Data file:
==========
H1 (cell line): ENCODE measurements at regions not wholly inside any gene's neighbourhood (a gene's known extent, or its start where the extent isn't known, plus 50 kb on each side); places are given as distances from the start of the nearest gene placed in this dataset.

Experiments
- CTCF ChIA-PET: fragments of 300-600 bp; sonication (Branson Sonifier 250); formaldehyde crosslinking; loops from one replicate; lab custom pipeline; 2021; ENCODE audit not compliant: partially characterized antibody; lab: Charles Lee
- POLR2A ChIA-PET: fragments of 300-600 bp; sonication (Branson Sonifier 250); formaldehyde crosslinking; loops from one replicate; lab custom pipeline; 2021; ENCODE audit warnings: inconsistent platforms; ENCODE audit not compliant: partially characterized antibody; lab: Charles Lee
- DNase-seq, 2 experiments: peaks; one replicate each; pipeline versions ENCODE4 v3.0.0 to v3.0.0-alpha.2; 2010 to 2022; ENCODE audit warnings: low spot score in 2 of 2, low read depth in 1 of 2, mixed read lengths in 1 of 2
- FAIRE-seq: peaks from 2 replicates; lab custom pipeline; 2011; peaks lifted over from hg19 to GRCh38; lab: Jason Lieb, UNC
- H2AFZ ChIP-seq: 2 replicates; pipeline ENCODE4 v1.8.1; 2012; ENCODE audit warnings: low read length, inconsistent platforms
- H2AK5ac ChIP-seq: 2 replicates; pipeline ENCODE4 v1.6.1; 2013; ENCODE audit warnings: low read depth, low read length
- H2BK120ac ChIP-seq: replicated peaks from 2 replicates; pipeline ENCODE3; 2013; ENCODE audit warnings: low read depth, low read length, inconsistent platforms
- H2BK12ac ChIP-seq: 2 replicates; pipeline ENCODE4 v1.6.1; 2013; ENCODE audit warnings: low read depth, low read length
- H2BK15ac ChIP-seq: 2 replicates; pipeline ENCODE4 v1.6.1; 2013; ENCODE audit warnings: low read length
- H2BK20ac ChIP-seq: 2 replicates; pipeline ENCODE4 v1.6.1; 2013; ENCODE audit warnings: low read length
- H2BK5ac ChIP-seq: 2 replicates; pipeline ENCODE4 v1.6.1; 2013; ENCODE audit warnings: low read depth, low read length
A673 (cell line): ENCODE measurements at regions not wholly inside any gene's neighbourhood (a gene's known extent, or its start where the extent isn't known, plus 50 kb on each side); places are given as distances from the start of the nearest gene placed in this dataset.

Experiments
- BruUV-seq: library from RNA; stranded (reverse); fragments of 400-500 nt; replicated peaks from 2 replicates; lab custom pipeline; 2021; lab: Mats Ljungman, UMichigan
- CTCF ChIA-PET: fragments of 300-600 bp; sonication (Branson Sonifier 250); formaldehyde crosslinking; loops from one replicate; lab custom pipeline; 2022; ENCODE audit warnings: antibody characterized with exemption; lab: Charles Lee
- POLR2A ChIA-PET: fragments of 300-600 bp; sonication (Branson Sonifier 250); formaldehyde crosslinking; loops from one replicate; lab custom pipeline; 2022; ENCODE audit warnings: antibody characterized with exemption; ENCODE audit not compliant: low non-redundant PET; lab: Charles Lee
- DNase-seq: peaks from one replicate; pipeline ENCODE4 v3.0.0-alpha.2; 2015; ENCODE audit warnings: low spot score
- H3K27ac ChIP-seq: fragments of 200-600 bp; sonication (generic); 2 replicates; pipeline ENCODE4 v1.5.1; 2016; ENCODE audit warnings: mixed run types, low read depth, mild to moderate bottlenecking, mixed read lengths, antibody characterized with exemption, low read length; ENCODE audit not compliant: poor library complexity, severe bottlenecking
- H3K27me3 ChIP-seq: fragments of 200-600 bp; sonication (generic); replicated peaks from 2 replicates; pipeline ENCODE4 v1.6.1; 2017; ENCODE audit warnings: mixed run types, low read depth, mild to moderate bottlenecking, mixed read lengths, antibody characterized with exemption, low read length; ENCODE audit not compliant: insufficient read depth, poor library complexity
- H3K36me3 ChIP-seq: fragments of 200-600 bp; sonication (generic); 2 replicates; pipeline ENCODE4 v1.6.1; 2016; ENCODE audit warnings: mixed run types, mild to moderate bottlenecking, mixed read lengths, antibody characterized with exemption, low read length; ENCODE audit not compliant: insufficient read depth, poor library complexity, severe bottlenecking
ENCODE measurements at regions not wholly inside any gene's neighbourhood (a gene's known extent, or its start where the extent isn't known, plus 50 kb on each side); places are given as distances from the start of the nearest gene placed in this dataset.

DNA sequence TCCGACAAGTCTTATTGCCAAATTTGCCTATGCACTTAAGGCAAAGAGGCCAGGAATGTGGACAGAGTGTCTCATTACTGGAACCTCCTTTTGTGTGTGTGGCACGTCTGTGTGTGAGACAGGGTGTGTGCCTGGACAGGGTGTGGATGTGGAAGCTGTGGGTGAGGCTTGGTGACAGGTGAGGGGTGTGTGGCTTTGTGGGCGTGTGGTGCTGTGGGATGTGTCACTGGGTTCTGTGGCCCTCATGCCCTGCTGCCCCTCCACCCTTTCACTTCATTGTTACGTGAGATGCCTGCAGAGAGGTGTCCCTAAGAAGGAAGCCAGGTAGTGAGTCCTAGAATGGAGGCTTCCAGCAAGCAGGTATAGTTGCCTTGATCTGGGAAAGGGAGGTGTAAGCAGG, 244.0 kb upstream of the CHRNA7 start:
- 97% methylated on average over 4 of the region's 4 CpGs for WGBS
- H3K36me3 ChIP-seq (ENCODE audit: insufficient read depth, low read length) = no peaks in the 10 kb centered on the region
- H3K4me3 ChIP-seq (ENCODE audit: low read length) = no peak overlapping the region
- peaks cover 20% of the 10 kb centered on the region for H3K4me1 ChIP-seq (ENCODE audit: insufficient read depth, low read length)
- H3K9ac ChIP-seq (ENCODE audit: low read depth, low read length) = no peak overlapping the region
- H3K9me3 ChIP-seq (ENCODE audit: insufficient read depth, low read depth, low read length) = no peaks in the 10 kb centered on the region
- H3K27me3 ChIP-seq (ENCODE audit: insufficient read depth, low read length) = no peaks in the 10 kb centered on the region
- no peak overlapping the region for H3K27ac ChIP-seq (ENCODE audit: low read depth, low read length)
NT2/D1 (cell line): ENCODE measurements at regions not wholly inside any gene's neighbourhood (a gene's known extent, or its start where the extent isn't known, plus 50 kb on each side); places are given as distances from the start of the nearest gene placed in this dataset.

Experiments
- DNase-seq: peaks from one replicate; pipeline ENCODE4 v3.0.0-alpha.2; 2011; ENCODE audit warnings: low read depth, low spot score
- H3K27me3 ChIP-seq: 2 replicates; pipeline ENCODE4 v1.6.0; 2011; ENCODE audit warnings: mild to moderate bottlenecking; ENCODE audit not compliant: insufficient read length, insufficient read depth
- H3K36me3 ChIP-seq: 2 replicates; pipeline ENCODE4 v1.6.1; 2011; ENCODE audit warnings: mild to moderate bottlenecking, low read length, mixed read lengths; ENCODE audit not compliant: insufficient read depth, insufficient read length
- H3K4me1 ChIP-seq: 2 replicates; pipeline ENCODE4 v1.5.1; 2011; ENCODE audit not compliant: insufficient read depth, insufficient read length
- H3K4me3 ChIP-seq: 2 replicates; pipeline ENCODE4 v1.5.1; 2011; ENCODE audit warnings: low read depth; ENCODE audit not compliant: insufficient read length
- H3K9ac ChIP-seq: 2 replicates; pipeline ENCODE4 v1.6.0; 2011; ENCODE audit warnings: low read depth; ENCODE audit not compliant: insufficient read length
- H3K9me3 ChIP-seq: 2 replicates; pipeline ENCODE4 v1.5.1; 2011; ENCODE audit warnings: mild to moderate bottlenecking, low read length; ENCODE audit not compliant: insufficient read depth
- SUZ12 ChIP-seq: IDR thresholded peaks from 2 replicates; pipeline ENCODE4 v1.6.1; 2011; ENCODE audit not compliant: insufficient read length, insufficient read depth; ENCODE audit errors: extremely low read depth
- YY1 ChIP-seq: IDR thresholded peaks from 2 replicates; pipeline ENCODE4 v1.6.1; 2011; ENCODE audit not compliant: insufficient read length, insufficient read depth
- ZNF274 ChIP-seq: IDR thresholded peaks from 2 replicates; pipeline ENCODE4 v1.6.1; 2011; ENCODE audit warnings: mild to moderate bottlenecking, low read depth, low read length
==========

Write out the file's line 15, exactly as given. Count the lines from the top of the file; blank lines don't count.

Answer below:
Experiments